For close to seventy years, fixed income – specifically bonds issued by sovereign nations – provided satisfactory levels of income, at relatively low levels of risk, that served as the ballast for diversified portfolios.
This rise in popularity was closely tied with Harry Markowitz’ work in “Modern Portfolio Theory”, a concept so novel that his doctoral advisor and renowned economist, Milton Friedman, argued should not be considered part of “economics”.
Portfolio Construction 101
In a recent note introducing our factor investment series, we published the guiding definition of an asset class we utilise:
“a stable aggregation of investable units that is internally homogeneous and externally heterogeneous, that when added to a portfolio raises its expected utility without the benefit of selection skill and can be accessed cost effectively in size.”– Turkington, Kinlaw, Kritzman, (2017)
The pertinent part to today’s note is that we add assets to portfolios only when we expect the portfolio to have a higher utility with that asset included.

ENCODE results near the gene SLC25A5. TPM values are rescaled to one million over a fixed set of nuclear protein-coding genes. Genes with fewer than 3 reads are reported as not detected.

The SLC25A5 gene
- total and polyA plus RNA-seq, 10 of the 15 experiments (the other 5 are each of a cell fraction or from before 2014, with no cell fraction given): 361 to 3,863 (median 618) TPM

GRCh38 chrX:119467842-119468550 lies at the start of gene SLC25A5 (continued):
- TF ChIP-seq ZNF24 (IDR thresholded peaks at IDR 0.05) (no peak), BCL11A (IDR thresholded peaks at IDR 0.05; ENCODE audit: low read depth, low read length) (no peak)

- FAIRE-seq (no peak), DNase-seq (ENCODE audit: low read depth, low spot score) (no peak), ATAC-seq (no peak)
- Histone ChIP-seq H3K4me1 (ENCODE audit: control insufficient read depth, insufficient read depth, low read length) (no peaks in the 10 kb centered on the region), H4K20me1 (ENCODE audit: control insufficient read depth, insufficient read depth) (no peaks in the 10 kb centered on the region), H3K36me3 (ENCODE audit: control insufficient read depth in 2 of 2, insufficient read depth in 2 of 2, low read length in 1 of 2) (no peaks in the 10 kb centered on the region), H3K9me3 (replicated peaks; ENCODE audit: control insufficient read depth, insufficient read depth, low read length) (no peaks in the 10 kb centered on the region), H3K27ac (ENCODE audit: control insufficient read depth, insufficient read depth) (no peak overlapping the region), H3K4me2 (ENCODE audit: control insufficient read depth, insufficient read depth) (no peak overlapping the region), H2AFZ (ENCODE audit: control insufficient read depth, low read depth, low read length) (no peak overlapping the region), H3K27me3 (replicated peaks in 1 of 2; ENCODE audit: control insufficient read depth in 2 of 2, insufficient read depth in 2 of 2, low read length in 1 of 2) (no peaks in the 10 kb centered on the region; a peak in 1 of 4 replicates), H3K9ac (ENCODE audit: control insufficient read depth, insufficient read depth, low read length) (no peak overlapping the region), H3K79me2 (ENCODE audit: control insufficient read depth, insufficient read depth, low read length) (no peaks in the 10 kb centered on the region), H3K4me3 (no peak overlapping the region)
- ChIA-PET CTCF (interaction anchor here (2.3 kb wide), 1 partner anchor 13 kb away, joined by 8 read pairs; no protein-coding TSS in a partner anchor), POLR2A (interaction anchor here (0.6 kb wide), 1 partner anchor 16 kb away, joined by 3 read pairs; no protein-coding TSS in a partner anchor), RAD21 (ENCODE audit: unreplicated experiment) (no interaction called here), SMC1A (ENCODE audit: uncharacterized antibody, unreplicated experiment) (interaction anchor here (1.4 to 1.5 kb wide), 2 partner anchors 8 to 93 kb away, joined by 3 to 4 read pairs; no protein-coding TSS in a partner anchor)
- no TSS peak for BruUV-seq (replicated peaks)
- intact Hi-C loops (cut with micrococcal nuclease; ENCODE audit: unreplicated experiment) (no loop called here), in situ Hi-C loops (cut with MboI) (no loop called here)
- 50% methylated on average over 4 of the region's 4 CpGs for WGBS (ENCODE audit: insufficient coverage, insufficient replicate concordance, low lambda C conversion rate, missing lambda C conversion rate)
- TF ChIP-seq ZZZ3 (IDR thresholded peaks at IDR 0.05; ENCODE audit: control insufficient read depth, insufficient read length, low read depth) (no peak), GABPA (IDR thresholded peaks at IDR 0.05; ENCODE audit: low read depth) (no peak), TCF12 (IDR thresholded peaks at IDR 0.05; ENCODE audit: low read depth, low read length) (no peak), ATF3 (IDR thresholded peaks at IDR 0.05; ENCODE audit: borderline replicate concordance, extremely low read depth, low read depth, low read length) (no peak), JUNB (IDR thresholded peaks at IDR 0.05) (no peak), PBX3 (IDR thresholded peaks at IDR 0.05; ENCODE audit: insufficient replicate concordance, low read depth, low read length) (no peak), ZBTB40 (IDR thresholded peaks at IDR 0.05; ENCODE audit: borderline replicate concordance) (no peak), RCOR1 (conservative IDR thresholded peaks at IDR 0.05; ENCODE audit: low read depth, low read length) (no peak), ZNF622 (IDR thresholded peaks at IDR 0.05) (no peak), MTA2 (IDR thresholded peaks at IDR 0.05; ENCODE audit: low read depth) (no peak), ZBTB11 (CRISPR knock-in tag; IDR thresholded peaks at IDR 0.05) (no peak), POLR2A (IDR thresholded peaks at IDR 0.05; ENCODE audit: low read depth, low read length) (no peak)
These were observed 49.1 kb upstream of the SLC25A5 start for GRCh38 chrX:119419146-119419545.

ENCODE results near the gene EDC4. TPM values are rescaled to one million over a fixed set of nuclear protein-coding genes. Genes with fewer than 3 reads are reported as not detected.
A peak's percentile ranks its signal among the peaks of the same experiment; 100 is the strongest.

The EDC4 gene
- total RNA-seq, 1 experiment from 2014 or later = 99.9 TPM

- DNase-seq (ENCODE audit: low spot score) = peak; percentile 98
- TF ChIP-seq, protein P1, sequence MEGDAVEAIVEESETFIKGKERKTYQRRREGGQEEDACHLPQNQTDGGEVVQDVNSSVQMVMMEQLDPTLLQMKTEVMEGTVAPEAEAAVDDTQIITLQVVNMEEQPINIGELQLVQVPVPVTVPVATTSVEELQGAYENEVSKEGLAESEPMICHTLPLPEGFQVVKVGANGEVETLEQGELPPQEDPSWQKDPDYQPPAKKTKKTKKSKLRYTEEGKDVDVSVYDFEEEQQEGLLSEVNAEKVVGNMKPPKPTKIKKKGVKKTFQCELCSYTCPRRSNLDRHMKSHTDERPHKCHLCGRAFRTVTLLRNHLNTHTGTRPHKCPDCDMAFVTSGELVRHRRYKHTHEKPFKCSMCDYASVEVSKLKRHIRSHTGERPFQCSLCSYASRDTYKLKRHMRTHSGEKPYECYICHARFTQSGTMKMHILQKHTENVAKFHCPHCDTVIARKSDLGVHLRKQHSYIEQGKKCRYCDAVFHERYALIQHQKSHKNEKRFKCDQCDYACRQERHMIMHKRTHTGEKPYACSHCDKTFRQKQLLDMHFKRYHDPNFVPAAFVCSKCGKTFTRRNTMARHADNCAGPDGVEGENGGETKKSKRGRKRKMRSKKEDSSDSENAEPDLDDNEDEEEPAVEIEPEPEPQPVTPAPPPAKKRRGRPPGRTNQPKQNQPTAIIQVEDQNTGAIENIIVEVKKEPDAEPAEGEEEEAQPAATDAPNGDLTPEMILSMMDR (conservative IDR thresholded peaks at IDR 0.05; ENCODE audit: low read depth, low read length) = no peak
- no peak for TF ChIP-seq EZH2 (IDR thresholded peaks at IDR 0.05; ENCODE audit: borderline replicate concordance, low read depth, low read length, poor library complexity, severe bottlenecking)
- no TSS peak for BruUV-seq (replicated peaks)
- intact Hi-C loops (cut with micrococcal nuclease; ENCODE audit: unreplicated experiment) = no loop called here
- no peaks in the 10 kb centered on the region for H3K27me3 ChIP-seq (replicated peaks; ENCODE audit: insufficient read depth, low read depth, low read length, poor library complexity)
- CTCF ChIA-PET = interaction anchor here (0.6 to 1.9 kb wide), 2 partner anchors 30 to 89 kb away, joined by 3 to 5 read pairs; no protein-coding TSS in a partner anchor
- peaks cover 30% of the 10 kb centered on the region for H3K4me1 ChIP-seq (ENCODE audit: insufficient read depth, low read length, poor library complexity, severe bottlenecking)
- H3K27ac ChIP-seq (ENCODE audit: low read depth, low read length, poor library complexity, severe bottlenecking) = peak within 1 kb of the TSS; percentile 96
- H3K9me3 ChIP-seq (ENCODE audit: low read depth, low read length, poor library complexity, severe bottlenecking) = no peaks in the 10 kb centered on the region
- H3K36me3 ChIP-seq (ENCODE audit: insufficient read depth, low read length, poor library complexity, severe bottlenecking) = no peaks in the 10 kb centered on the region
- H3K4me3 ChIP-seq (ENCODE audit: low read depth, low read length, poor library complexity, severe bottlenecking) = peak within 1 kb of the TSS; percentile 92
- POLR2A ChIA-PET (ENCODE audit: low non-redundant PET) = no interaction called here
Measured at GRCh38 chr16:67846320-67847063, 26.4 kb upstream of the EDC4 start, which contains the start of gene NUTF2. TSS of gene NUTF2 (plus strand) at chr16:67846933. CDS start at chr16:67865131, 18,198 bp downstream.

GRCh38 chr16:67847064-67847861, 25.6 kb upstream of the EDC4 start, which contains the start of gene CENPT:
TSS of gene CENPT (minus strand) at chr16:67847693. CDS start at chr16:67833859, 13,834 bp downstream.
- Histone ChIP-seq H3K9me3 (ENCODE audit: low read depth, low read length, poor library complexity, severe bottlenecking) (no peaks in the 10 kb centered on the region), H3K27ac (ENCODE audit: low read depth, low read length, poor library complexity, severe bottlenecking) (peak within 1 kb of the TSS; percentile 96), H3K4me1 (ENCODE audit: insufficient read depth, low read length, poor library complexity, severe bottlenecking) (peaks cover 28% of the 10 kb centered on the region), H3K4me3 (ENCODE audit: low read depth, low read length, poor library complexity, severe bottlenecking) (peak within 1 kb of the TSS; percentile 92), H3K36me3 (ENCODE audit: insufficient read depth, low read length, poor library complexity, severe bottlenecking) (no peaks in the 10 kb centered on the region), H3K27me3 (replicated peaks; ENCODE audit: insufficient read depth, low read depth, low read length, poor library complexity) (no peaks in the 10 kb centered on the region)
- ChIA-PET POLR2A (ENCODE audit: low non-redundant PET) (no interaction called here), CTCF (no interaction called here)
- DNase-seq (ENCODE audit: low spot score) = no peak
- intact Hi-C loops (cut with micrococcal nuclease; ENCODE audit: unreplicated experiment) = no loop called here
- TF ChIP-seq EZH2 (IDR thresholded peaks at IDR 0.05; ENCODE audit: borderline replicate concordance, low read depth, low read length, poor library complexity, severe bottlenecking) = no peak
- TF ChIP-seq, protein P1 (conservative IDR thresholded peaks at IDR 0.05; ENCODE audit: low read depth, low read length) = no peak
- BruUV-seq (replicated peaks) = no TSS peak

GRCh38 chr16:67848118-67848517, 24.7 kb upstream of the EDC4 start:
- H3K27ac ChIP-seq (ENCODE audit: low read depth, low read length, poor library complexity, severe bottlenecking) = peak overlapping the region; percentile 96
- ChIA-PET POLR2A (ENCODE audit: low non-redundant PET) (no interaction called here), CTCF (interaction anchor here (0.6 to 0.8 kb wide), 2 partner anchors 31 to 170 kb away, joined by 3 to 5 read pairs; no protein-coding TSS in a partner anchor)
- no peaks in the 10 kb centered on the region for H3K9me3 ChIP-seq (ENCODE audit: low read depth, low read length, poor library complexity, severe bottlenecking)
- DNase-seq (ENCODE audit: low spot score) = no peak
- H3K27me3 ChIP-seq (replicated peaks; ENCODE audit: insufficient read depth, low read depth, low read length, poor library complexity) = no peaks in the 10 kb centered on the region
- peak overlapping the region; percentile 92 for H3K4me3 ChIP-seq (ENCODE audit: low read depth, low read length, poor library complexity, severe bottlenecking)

In essence, this means that we only add an asset if:
#1 it provides higher return without disproportionally increasing risk
#2 it provides lower perceived risk or volatility, without disproportionately reducing return
On March 29th, we wrote about strategies and techniques to try and achieve this, where we’re attempting to build portfolios that have desirable upside unification, but avoid undesirable downside unification.
Said otherwise, we want assets that are correlated when rallying, but diversified when markets sell off.
Role of Fixed Income
In terms of fixed income, I believe we’re all well aware that government bonds do not provide the levels of income that a large swathe of investors demand.
This was acceptable in past decades as the declining yield environment saw yields lower and bond prices higher. This allowed investors to still receive decent returns from bonds, though less and less of this was derived from income, and more from capital returns.